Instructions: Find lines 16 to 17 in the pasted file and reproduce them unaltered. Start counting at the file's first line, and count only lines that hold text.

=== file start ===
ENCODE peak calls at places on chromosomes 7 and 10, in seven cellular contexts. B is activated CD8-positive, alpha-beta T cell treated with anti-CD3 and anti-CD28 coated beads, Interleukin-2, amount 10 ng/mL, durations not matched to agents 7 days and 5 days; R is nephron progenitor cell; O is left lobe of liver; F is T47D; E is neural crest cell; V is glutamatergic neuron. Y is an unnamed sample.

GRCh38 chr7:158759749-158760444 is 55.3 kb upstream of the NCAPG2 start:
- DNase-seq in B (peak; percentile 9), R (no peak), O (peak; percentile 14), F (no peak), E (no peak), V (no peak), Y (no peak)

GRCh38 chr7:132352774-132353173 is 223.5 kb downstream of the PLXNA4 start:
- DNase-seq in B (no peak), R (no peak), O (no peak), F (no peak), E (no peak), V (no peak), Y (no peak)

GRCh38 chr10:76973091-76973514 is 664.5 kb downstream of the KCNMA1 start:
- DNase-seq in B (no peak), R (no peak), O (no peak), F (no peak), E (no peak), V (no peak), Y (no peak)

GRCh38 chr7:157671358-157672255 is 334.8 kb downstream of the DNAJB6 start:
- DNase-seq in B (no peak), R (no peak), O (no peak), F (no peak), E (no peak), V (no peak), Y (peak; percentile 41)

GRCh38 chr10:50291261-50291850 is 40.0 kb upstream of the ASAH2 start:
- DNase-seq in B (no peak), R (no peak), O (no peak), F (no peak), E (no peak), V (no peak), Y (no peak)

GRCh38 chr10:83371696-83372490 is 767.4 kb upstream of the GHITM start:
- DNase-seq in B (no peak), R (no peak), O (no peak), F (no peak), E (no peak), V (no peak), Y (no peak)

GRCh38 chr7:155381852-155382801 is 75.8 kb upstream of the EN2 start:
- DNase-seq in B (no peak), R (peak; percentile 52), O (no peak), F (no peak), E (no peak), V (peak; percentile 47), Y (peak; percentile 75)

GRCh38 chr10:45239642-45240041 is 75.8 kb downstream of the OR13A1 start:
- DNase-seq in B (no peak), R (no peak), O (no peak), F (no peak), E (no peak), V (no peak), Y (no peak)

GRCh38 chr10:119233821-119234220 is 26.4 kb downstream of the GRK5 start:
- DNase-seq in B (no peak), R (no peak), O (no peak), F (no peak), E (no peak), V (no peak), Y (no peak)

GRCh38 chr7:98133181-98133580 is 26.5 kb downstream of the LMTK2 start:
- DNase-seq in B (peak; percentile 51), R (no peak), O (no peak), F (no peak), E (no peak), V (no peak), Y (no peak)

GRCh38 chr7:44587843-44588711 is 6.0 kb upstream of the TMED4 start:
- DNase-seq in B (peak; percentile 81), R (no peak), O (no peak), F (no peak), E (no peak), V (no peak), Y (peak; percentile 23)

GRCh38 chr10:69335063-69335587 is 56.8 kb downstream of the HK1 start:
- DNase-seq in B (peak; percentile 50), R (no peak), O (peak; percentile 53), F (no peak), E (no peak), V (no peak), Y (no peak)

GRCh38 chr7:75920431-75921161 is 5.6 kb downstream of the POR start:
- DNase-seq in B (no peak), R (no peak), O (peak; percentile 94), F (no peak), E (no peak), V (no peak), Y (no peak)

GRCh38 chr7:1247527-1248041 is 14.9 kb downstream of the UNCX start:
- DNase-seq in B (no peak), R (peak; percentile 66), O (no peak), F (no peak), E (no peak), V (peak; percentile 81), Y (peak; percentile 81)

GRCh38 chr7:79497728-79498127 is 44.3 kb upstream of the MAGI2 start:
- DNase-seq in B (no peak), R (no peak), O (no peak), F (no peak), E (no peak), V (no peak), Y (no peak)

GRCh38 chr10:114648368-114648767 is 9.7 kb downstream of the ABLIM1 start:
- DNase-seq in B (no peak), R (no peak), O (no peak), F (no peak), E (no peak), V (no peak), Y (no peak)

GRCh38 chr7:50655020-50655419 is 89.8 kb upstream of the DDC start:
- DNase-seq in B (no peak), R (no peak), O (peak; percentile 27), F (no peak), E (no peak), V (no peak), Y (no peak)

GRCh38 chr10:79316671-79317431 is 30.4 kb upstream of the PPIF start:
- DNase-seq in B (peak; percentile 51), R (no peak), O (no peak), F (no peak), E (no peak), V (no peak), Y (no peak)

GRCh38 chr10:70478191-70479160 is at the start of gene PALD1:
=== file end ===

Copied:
GRCh38 chr10:45239642-45240041 is 75.8 kb downstream of the OR13A1 start:
- DNase-seq in B (no peak), R (no peak), O (no peak), F (no peak), E (no peak), V (no peak), Y (no peak)